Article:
Obama’s tax stand puts ideology ahead of practicality
Once again, President Obama is threatening to put ideology ahead of practicality. In his first domestic policy address since his reelection, the President has declared there will be no deal on the so-called “fiscal cliff” starting in January 2013 unless taxes on the richest Americans go up.
Tea Party Patriots know taxing the rich is a useless policy when it comes to fairness or deficit reduction, but here are four points for convincing your friends:
- Raising taxes on the rich have historically trickled down to impact the middle-class. Consider that the individual income tax and the Alternative Minimum Tax (AMT) went from hitting only the wealthy to hitting many middle-class earners, for two prominent examples.
- The top one percent of earners pay 1,500 times the taxes of the bottom 20% of earners. That’s not enough?
- Taxing the rich simply won’t bring in much more tax revenue. The much-ballyhooed “Buffett Rule,” which would hike taxes on the wealthy to 30%, would bring in $47 billion over ten years, according to the Joint Committee on Taxation. For a point of comparison, we’ll borrow that much by Thanksgiving. For another point of comparison, if Washington took every dollar from every American earning at least one million dollars annually in 2009, only $235 billion more would come into the federal coffers. This barely covers one-fifth of the Fiscal Year 2012 deficit.
- There are two other, more effective, ways to bring in more revenue to the federal government. The first is to enact tax reform that eliminates loopholes and does some combination of direct deficit reduction and lower rates. The second is to create opportunities for economic growth, which would increase incomes, which would increase money taken in by the federal government. Tax reform would, of course, greatly help create more opportunities for economic growth.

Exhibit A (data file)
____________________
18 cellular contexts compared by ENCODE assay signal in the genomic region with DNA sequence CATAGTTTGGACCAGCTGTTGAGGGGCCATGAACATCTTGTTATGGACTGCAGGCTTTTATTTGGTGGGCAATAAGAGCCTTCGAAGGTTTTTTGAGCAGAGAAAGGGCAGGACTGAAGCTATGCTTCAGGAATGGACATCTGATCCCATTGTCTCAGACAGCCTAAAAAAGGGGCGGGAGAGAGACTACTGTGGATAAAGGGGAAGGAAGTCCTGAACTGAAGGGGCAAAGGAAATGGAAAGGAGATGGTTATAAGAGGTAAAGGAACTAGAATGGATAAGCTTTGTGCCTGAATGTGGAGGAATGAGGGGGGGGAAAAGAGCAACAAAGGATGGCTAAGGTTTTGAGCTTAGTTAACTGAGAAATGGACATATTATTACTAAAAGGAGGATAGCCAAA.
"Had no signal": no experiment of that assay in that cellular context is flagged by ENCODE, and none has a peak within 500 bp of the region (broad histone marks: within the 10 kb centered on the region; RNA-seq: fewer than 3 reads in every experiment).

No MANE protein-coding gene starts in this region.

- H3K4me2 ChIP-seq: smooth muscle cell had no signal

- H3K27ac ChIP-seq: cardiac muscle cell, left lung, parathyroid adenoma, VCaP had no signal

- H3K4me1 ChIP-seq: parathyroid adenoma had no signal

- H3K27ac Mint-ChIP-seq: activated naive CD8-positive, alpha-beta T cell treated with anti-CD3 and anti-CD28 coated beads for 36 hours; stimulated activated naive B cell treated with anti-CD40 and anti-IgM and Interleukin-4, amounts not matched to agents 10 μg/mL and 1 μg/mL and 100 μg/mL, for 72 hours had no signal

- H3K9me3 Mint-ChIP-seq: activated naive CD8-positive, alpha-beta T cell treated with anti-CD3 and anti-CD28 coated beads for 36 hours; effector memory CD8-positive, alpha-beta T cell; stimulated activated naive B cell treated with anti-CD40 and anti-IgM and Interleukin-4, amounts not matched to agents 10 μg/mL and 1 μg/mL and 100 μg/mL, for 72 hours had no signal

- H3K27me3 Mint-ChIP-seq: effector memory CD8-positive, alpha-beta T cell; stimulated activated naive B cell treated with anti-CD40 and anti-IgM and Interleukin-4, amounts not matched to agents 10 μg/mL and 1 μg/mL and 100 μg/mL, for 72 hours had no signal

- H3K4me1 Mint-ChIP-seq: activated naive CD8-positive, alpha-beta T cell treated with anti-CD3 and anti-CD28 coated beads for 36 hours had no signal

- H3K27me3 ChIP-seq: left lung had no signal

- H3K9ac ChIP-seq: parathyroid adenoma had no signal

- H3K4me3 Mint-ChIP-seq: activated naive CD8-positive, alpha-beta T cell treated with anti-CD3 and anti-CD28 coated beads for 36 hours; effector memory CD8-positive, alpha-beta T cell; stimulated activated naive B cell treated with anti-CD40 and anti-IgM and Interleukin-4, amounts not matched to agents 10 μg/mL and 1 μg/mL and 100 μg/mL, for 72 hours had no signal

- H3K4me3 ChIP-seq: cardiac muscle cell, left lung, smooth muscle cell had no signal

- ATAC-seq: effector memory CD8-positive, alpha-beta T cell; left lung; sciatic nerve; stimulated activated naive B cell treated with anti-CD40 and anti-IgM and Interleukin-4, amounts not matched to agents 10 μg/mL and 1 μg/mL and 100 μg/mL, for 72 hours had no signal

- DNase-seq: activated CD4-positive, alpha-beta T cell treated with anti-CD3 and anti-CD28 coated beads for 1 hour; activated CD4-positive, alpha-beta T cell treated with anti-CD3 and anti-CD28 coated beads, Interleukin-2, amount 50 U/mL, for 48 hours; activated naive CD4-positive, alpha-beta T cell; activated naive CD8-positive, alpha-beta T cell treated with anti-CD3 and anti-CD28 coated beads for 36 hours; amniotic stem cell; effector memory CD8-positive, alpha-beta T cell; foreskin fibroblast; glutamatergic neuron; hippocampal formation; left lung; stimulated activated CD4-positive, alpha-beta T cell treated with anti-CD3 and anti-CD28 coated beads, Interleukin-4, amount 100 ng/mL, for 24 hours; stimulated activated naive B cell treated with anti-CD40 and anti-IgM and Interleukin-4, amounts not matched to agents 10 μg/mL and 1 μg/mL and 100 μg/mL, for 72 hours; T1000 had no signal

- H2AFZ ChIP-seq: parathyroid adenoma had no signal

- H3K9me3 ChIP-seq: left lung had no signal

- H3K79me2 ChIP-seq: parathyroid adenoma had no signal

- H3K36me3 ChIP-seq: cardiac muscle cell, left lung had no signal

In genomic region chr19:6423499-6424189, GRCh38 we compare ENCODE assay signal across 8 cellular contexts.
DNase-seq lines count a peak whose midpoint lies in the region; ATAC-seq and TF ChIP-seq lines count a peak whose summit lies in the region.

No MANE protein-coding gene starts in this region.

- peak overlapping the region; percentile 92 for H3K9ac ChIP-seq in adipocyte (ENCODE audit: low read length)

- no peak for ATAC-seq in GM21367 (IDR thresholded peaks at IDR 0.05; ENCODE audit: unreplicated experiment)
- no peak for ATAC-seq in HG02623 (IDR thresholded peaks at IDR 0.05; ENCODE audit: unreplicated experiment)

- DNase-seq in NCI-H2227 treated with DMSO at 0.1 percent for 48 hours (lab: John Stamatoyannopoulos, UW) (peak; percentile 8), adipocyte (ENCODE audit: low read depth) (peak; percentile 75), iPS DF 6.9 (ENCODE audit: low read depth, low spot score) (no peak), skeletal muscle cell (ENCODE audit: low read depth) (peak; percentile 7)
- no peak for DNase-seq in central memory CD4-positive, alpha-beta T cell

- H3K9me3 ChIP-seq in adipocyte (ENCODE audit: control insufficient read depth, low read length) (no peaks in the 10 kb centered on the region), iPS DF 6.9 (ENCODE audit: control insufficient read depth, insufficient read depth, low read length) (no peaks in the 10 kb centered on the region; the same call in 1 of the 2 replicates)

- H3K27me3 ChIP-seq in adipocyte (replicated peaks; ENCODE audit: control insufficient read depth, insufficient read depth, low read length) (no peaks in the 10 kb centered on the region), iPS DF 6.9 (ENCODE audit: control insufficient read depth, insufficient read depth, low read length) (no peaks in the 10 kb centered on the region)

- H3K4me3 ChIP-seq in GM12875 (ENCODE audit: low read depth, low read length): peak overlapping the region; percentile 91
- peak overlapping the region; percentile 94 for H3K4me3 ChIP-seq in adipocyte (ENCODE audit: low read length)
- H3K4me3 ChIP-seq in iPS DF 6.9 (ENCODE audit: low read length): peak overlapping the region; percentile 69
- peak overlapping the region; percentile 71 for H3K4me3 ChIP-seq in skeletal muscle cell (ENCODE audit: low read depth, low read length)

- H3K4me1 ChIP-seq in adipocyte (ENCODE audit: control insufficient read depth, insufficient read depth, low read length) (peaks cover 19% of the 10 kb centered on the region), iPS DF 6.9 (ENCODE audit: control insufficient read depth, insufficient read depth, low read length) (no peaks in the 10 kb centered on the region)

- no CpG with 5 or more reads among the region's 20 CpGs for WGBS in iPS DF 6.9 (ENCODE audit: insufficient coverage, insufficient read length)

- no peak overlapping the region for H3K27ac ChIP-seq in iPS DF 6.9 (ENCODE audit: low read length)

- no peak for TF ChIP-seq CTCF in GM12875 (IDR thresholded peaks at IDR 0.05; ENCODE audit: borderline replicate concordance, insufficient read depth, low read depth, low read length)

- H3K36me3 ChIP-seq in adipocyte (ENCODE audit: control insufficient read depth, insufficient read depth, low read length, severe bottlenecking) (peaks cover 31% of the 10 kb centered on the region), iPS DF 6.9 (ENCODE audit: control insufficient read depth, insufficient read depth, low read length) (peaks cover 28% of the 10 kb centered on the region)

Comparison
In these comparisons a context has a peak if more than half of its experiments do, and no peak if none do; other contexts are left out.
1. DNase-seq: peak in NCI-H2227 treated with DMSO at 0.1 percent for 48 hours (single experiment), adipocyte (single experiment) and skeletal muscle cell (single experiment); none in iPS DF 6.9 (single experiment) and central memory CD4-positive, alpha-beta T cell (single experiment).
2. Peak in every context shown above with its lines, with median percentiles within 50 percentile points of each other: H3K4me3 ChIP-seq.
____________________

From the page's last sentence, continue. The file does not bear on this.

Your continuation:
The simple fact is that America’s debt problems were not created by a lack of federal taxation. We must curtail spending, and any policy that fails to address this root cause of our massive debt is either dishonest or lacking simple facts. Since the President has access to some of the best facts available related to the national debt, I know which way I’m leaning…
Correction: This post has two errors: First, it adds all income taxed at 100% to the federal government, neglecting to subtract the 29% of income already paid into the federal coffers. Using the numbers given by Politico in the link in the post, this means only $170 billion would be raised if a 100% tax was implemented, or 15.5% of the 2012 deficit.
However, this calculation only addresses income at one million dollars, not above one million. This information is difficult to find, so for a point of comparison I used a CBO analysis that shows taxing the top 1% of earners (never mind the top .1%, which is what the Politico article focused on) at 100% would bring in about $942 billion more to federal coffers, including taxing income Politico did not consider in its article.
Either way, the point still stands: Raising taxes on the wealthy is inadequate to the task of balancing the budget, and it certainly won’t solve the core problem facing the country in the next generation: massive, irresponsible spending.